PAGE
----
WHAT YOU NEED TO KNOW IN A MINUTE OR LESS
PFAS litigation is on the rise, but questions mount as to the science and motivation behind these cases.
Per- and polyfluoroalkyl substances (PFAS) gained substantial marketplace acceptance for their ability to make products resistant to heat, oil, stains, grease, and water. More recently, PFAS products have attracted the attention of the plaintiffs’ bar—including those specializing in consumer litigation.
PFAS are found in innumerable consumer products, including food packaging and textiles. Over time, data developments have suggested that the unique chemistry responsible for PFAS’ incredible utility is also responsible for allowing PFAS to persist, rather than degrade, in the environment—leading these substances to be dubbed “forever chemicals.” As a result, the broad classification of PFAS has become an increasingly favorable target for litigation brought by the plaintiffs’ bar, despite the category encompassing a wide variety of chemicals with differing chemical and performance profiles.
With this recent surge targeting a variety of defendants under a variety of theories, the question arises whether alleged concern from claimed exposure to PFAS (i.e., in the absence of manifested injury) is an adequate basis to bring, and maintain, a class action lawsuit under most states’ consumer protection statutes.
Common Pitfalls: Consumer Class Actions
Although some cases in the consumer product category allege actual manifested bodily injury, most merely allege the purchase of a product positive for PFAS—and that the consumer would not have purchased the product if made aware of the PFAS content. This speculative argument is controversial for a few reasons. Lacking the overtly identified “deception” called upon in most false advertising cases, these targeted products often do not claim to be free of PFAS. Rather than employing deceptive claims, plaintiffs are relying on the presumption that a product is safe and suitable, suggesting that any presence of PFAS causes the product to be unsafe and unsuitable—alleging in some instances that general claims like “sustainable,” “organic,” or “natural” are misleading in light of detected PFAS. Some courts have called this practice into question, recognizing that the potential presence of an unintentional contaminant in a product does not preclude a company from making unrelated, positive claims about the product on the label.1
Plaintiffs also frequently pursue litigation without conducting their own testing. Rather, they rely on invalidated third-party testing, with lawsuits most commonly hinging on studies conducted or published by watchdog organizations or media outlets (e.g., Consumer Reports, Toxin Free USA, or investigative bloggers such as Mamavation). For example, after conducting her own testing on self-tanning products, makeup, feminine hygiene products, dental floss, and more, the blogger behind Mamavation shares the test results on her website, identifying products containing PFAS and companies to avoid. These results are becoming a common off-the-shelf source for plaintiffs’ attorneys in plug-and-play class-action claims—and for media use in unflattering articles.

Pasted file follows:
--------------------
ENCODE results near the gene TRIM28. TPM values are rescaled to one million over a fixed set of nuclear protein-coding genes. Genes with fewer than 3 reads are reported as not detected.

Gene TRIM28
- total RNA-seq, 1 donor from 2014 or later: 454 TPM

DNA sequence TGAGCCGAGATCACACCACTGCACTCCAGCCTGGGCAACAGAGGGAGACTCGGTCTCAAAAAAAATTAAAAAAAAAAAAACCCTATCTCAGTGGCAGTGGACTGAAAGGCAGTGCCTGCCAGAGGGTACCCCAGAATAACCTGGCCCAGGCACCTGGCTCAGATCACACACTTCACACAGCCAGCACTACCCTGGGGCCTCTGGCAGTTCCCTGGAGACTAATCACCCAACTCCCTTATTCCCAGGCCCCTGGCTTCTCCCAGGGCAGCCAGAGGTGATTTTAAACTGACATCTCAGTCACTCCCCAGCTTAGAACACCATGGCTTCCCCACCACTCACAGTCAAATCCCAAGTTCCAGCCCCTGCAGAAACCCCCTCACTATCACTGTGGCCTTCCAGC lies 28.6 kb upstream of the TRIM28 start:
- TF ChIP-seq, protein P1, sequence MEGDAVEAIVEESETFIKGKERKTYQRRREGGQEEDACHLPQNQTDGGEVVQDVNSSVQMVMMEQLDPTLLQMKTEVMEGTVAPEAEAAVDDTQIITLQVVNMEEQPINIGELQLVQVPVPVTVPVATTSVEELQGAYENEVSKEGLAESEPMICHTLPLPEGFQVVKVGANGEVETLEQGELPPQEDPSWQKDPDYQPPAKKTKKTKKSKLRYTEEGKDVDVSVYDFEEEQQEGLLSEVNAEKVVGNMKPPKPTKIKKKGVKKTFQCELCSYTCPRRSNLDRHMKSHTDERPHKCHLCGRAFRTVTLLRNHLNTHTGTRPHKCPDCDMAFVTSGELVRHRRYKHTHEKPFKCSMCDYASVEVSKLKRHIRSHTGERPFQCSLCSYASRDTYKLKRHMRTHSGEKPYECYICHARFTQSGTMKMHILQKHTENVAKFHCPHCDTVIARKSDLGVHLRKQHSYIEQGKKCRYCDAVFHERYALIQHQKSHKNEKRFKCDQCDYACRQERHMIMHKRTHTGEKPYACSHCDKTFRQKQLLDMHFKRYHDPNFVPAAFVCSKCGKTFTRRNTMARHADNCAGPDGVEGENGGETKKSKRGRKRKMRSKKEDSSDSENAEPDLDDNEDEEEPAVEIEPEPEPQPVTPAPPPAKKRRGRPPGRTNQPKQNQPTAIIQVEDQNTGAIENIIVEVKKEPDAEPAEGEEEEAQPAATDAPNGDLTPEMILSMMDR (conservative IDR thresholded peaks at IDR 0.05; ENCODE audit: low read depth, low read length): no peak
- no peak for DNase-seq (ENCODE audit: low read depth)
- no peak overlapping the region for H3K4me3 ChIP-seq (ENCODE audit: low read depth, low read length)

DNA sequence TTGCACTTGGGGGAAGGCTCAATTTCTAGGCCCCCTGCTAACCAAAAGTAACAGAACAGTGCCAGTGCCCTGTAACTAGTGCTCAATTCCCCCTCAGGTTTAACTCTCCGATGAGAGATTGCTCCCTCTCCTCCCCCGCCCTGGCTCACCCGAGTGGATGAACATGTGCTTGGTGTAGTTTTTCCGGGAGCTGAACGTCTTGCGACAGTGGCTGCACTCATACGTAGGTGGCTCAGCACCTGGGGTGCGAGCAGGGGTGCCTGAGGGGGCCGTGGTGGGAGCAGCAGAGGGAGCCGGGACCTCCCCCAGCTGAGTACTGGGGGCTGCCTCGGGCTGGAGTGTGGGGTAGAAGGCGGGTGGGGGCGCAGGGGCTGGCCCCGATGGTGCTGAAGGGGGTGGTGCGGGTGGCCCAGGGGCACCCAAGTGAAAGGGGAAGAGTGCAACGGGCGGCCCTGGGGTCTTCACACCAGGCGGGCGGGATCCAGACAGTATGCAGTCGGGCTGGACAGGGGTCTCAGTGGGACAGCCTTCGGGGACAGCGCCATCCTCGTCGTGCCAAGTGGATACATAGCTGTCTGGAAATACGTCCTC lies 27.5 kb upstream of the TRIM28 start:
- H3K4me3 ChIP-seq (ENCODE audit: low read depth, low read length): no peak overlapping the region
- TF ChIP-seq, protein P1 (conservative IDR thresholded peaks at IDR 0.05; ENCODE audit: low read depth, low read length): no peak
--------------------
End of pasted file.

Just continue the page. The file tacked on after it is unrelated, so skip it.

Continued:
Additionally, when conducting testing, plaintiffs often rely upon more generalized testing for total organic fluorine, rather than testing specifically for PFAS. Regardless of any alleged risk from PFAS, organic fluorine is not harmful, and such testing may provide positive test results for organic fluorine in the absence of PFAS. Plaintiffs’ failure to test for all PFAS, including those alleged to be harmful, can be fatal to their claims.
Courts have called into question these practices as well. For example, some medical devices contain polytetrafluoroethylene (PTFE), a type of PFAS approved by the FDA. In this context, a District of Columbia (D.C.) court recently held that “different PFAS have [sic] different health effects” and that “PTFE has not been found to be toxic or environmentally unsafe.”
Another D.C. court dismissed putative claims against a maker of dental floss, finding that the study cited by plaintiffs did not support their claims as it only “hypothesized that the dental floss might be a potential exposure source for PFAS.” The floss actually tested was never tested for PFAS, but for fluorine, “which indicates that +PFAS might be present.”2
Defendants often challenge the dubious approaches described above by challenging Article III standing at the motion to dismiss phase under Fed. R. Civ. Proc. 12(b)(1). Specifically, defendants argue that plaintiffs do not have standing to pursue the challenge without adequately pleading an injury in fact. So far, the results of these challenges are mixed, with several courts around the country finding defendants’ arguments persuasive, while others allow cases to proceed with minimum pleading effort and claim foundation.
While PFAS have undoubtedly advanced many industries, these industries can no longer ignore the attendant regulatory and litigation risks presented in the face of an increasingly aggressive plaintiffs’ bar. PFAS-based challenges are likely here to stay for the near term, and laboratories are making efforts to develop enhanced PFAS testing capabilities that could aid the arguments of both the plaintiff and defense bars.
With the current increase in this trend, companies—even those not intentionally using PFAS—should consider the potential risk of PFAS litigation. Consulting with experts (including product labeling and regulatory lawyers, as well as class-action litigation and insurance coverage specialists) and monitoring litigation and regulatory developments are critical parts of managing that risk.